At the center of another story involved with the Customized Competitive Employment program, we have Joe. Joe was hired as an Office Assistant at Empower MediaMarketing, located in Over-the-Rhine. While he is tasked with re-stocking drinks for the employees, in Starfire Cincy’s YouTube video Joe’s Story-Empower, Kate, director, explains that “Joe is truly an event planner at heart, so we have been able to tap into some of his brilliant ideas there.” Not only is Joe being seen for the creative ideas he brings to the table instead of his disability, but he also now has an environment where he can interact with multiple co-workers each day. Kate continues, “Everyone loves saying hi to Joe, getting greeted by Joe, that is really a highlight of all of our days.”
These stories from Starfire provide us with a glimpse of what we can expect our future to look like if we continue to build an inclusive Cincinnati. However, building an inclusive Cincinnati doesn’t stop at recognizing the talents of those with disabilities within our communities and workspaces. In fact, besides disabilities, there are a plethora of other “barriers” capable of hiding a person’s talents and gifts: a former criminal record, poverty, a lack of education, etc. Like how oftentimes people with disabilities are defined by that disability, many individuals are often unfairly defined by poor choices they have made in the past or their socioeconomic status, for instance. It is human nature to focus on the negative. To focus on deficits as opposed to assets. To highlight what makes others flawed rather than what makes them unique. In turn, this causes the energy of a community to be closed-minded and judgemental as opposed to open-minded, inclusive, and willing to see people for what they are capable of bringing to the table. If we are truly to build an inclusive Cincinnati, then, it is crucial that we address these negative tendencies and begin to adopt a more open mindset.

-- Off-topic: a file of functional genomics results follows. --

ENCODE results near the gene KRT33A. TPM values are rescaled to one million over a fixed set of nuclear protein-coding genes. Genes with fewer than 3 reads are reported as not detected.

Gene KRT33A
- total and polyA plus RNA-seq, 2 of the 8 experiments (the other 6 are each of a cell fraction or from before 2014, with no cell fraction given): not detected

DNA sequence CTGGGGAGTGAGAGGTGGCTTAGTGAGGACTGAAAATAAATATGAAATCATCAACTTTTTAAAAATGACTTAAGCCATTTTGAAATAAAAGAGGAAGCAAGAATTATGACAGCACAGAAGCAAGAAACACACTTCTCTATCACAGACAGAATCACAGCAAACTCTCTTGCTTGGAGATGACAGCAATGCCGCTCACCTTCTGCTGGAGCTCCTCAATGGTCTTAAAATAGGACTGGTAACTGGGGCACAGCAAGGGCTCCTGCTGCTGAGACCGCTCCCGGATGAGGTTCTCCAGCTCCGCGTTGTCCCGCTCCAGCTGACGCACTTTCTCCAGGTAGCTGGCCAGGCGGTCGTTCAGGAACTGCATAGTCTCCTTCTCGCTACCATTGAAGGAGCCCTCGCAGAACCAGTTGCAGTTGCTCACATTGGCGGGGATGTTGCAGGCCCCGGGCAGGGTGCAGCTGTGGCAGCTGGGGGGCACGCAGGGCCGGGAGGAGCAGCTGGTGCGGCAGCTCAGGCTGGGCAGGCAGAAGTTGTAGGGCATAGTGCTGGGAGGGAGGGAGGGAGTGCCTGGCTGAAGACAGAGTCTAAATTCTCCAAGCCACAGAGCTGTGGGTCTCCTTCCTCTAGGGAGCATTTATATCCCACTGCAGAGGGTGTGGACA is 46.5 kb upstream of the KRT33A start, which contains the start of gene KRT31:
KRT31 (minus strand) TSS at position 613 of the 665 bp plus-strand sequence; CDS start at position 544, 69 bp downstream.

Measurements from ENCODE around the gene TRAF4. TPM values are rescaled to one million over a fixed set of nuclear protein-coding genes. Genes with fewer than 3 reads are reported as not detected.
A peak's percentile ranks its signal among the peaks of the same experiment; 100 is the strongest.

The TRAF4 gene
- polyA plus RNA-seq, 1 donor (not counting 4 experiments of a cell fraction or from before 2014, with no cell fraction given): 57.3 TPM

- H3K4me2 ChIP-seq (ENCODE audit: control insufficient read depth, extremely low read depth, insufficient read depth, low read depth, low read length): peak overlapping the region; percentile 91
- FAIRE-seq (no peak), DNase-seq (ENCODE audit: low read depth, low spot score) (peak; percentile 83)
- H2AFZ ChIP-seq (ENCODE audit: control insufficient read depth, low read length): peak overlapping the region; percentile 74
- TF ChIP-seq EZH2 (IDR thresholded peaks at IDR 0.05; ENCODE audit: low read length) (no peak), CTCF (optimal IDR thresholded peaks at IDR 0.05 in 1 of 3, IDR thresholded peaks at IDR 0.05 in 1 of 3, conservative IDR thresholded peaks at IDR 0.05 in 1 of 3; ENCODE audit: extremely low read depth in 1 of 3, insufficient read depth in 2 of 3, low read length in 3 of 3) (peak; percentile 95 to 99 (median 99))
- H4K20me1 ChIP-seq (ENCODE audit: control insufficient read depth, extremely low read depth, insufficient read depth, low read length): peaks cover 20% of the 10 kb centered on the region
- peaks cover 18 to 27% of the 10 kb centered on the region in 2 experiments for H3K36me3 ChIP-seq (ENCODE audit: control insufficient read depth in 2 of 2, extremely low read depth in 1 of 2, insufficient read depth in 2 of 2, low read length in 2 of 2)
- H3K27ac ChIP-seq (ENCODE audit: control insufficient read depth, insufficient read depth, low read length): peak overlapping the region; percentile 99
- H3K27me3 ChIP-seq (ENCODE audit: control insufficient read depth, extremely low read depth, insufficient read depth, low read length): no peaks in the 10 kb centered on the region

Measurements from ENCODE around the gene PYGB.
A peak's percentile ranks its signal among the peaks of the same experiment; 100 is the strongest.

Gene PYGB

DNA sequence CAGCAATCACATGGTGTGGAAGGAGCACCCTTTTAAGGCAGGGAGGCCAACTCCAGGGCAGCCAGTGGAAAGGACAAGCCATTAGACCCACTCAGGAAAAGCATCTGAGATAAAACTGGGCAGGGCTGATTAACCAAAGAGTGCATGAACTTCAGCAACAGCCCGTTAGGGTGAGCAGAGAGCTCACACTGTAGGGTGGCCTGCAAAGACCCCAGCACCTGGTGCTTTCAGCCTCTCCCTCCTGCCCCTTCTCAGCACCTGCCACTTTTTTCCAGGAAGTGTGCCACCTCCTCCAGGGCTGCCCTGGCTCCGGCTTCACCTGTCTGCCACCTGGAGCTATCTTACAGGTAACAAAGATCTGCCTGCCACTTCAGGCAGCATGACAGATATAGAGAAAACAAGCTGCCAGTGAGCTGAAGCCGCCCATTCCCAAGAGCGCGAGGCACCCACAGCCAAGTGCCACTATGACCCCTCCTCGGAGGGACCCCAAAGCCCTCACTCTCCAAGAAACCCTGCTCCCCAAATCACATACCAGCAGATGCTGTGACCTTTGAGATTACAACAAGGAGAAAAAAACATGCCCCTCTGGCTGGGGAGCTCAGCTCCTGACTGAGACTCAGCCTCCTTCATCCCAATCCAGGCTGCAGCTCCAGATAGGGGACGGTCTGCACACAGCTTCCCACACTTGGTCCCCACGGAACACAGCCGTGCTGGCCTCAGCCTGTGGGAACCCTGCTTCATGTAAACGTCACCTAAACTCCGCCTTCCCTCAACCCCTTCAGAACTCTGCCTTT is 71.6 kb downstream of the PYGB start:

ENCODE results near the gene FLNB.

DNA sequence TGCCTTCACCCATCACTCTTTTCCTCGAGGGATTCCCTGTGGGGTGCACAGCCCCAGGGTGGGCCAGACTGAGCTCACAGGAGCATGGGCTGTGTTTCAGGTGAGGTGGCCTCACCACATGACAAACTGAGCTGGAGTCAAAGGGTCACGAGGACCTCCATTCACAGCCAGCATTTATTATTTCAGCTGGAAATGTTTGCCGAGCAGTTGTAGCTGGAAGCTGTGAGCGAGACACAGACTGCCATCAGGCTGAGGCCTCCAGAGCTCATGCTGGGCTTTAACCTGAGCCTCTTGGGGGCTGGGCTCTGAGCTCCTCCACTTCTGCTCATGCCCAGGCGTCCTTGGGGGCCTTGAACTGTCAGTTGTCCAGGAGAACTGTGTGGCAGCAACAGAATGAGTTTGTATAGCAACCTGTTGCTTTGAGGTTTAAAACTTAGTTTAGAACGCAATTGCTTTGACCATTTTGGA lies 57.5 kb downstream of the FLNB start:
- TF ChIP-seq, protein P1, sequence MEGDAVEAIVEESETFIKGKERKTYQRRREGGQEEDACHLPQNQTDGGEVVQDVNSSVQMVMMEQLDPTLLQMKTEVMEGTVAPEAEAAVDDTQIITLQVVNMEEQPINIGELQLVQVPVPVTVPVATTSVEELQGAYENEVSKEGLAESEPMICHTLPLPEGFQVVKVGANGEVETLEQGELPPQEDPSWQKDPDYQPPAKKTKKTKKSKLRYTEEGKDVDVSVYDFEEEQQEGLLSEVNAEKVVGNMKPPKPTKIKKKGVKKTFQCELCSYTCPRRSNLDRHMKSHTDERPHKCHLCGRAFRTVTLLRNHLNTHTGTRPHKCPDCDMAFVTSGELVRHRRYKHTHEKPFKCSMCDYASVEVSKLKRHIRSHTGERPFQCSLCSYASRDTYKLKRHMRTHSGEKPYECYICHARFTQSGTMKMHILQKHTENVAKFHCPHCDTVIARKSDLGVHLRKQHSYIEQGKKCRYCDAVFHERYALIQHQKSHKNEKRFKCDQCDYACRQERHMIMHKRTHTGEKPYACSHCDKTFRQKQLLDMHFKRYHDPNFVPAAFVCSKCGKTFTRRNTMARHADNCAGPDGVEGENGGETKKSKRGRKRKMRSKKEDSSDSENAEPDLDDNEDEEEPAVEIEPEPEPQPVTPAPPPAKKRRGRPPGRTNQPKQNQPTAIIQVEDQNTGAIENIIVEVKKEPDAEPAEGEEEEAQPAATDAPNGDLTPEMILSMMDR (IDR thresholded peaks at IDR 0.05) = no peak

Consider Venice on Vine, a pizza and pasta serving restaurant on 1301 Vine St, for instance. While this non-profit could easily hire employees with no criminal record and/or college education, Venice of Vine chooses to take an alternative route: Progress Inspires Progress. As stated on Venice on the Vine’s website, PIP is a program with a mission to “create economic opportunities for those with chronic barriers to employment through a process of individualized stabilization, structured pre-employment training, and ultimately job placement within the community.” A website highlighting non-profit organizations in Cincinnati, Cincinnati Cares, elaborates on these barriers to unemployment, adding that they could include “generational poverty, lack of access to a quality education, a history of addiction, and/or a history with the court systems.” Like Starfire’s Customized Competitive Employment program, then, Venice of Vine is refusing to judge a book by its cover by looking beyond the surface and recognizing that each person has skills and assets to offer to an organization or company.
Whether donating to organizations such as Starfire, supporting local businesses like Venice on Vine, or creating your own inclusive community events and opportunities, striving towards creating an inclusive Cincinnati means striving towards creating a better Cincinnati.